“What makes it different is that we’re not a team. Every student plays for a team, but it’s all individual skills, that’s how we built it.

“We’ve got one coach and a few players, maximum, on the ice. Or, it might just be one, depending on the day, depending on what we’re trying to work with, with that kid, and where we’re trying to go with that student.”

It is a different approach. Hockey boarding schools are familiar throughout the United States and Canada. But they offer education and affiliated hockey teams.

At the Detroit Hockey Academy, students get digital instruction in the classroom, through the state-approved Michigan Virtual School Curriculum, under the supervision of learning coaches. A class period per day is dedicated to hockey.

After school, the students play on local teams like Victory Honda and the Lakeview Hawks. The coaches at the schools stay in touch with the coaches of the teams so the students have a unified approach to their training.

“The big thing for us is: School first,” Legace said. “So the kids know that. The parents know that.

“Our class average the first semester was 3.4, and they were all over 3.0, which was huge.”

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The students say class instruction live and interactively on their personal computers and managing their time takes some getting used to. But they found they could accommodate it.

It helps when the online instructors check in on their work with occasional phone calls, in addition to the in-class monitoring and the learning coaches.

“It takes a little bit of an adjustment, but it’s nice,” said Graham who, like McCall, is intent on attending college and playing hockey. “You know, you manage your own time. It takes a lot of responsibility.

“But I think after the first semester in it, everybody kind of got the hang of it.

“And, when you get your classes done, you can go out on the ice.”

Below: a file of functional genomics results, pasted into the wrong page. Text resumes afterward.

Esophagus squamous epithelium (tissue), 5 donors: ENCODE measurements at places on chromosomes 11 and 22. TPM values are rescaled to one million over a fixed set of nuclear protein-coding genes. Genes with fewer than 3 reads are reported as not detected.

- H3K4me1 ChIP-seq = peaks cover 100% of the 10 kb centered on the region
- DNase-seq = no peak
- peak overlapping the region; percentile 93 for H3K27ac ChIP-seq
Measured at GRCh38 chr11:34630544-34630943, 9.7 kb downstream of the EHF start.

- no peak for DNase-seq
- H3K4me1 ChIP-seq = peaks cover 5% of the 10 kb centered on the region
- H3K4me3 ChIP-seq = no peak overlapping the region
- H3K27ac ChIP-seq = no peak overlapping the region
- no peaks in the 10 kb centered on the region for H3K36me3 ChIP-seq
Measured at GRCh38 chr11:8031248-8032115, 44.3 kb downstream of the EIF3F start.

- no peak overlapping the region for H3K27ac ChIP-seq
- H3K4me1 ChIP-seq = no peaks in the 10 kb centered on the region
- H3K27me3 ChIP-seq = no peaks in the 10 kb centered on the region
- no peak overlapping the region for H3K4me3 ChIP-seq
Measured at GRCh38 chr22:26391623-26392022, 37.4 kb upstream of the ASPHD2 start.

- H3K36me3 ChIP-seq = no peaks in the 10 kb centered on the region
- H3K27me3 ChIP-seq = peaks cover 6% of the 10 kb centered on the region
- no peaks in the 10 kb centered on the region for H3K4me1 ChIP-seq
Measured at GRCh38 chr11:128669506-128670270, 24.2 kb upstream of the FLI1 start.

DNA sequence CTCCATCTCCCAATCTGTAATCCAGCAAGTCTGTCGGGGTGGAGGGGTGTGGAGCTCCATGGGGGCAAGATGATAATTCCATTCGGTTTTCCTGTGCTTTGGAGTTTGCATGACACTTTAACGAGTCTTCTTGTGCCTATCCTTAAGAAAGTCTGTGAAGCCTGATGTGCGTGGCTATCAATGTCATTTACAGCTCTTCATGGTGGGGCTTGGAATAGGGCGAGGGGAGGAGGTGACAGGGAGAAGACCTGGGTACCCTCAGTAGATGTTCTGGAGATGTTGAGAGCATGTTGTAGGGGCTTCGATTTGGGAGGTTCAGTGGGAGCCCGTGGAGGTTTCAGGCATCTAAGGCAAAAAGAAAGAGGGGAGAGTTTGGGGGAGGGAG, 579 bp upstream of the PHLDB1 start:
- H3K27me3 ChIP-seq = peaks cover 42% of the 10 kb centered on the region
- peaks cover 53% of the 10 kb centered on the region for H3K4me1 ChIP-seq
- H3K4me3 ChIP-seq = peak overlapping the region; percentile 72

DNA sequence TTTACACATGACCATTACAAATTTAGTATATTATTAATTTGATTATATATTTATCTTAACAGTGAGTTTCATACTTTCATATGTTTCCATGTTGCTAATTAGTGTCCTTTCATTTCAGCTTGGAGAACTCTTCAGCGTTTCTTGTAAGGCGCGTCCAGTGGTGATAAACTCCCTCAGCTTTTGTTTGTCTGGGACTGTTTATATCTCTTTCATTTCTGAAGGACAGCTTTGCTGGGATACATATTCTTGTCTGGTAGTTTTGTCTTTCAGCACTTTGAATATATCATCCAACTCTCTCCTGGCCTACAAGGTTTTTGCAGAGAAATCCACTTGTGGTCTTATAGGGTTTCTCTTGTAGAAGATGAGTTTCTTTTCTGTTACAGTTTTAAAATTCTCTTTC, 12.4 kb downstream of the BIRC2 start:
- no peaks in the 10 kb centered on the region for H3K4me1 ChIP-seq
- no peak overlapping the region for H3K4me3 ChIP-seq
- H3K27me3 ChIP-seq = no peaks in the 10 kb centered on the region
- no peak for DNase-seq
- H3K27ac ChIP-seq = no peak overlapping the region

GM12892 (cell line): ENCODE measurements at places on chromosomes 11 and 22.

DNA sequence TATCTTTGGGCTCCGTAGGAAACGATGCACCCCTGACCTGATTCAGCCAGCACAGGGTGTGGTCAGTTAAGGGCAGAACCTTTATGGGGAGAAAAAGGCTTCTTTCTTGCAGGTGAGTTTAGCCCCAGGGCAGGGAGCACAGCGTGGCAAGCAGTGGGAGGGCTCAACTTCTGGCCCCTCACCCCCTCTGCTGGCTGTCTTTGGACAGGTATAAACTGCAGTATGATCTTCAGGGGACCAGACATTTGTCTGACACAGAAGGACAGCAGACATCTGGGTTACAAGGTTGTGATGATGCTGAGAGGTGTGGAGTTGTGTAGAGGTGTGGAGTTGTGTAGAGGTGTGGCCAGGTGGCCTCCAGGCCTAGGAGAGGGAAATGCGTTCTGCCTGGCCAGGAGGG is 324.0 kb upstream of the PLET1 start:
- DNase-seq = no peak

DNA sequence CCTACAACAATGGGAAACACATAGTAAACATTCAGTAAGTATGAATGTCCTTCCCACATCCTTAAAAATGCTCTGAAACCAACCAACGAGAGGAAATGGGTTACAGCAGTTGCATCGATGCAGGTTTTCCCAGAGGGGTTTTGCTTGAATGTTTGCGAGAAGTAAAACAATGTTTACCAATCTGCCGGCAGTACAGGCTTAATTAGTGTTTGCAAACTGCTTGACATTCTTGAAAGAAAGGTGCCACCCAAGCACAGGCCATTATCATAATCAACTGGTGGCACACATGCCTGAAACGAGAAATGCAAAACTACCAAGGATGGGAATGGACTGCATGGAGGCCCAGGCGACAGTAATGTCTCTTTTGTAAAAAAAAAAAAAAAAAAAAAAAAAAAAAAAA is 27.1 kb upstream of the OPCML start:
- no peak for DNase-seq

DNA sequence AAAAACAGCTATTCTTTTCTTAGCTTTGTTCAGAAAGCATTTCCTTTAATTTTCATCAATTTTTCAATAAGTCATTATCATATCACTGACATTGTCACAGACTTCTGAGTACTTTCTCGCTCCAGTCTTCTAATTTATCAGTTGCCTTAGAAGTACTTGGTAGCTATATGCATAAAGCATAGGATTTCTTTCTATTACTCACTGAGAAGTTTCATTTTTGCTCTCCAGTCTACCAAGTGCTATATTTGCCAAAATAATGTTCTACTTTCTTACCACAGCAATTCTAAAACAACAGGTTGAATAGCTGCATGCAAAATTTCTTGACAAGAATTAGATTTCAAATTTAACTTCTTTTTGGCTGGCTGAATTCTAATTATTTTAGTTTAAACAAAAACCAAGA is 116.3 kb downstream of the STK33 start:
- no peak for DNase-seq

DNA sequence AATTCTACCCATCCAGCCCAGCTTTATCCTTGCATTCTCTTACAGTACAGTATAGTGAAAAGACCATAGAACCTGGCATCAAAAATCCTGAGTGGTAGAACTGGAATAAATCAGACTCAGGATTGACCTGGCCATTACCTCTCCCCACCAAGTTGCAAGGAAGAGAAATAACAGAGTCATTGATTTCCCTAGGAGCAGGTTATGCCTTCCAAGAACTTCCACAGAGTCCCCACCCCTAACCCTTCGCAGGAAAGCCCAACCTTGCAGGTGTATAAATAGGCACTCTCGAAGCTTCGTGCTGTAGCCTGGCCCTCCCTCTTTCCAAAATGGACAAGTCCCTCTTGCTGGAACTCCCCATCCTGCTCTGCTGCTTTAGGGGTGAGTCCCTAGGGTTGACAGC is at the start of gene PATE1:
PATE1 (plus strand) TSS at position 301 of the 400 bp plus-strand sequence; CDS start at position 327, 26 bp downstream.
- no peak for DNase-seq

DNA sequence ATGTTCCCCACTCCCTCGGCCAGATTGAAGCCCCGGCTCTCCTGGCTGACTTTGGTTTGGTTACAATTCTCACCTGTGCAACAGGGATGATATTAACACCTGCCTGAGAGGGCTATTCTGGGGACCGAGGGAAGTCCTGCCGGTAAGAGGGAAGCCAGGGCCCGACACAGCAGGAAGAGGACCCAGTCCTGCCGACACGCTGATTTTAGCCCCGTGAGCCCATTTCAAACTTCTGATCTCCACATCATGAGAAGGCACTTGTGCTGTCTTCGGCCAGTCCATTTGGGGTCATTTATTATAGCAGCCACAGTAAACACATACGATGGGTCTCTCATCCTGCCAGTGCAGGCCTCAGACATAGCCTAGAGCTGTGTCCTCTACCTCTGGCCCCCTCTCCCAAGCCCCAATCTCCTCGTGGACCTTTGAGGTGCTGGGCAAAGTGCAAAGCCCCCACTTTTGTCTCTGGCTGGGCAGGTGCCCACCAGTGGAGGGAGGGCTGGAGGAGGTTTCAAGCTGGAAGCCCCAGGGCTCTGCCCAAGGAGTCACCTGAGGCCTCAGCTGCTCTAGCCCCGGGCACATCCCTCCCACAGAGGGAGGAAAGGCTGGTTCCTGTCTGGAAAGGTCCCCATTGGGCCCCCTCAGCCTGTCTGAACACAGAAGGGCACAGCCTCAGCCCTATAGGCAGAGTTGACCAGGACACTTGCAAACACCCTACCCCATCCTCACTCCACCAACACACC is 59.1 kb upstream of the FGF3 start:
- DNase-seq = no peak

Had he and his family not heard about the Detroit Hockey Academy, Graham said, he would have attended Ridley College, a private college preparatory school in St. Catharines, Ontario, with a strong hockey program.

The students and their parents have learned about the Detroit Hockey Academy by word of mouth and some limited marketing with pamphlets handed out at local tournaments.

Walczak played in the Ontario Hockey League and the East Coast Hockey League, has coached goaltenders in the NHL, AHL, NCAA and other levels, and works with Legace in the Blue Jackets system.

He said when students from traditional schools visit, they are attracted by the easy availability of time on the ice and in the gym.

“At a traditional school, when you’re done with your work, you just kind of sit in class,” he said. “Here, you can go shoot pucks, you can go in the gym, you can even go back out on to the ice and get extra ice time, if your grades are up to par.

“Other than that, they’re on the ice for roughly one hour per day, for training purposes.”

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Information from: The Detroit News, https://detnews.com/

Copyright © 2018 The Washington Times, LLC.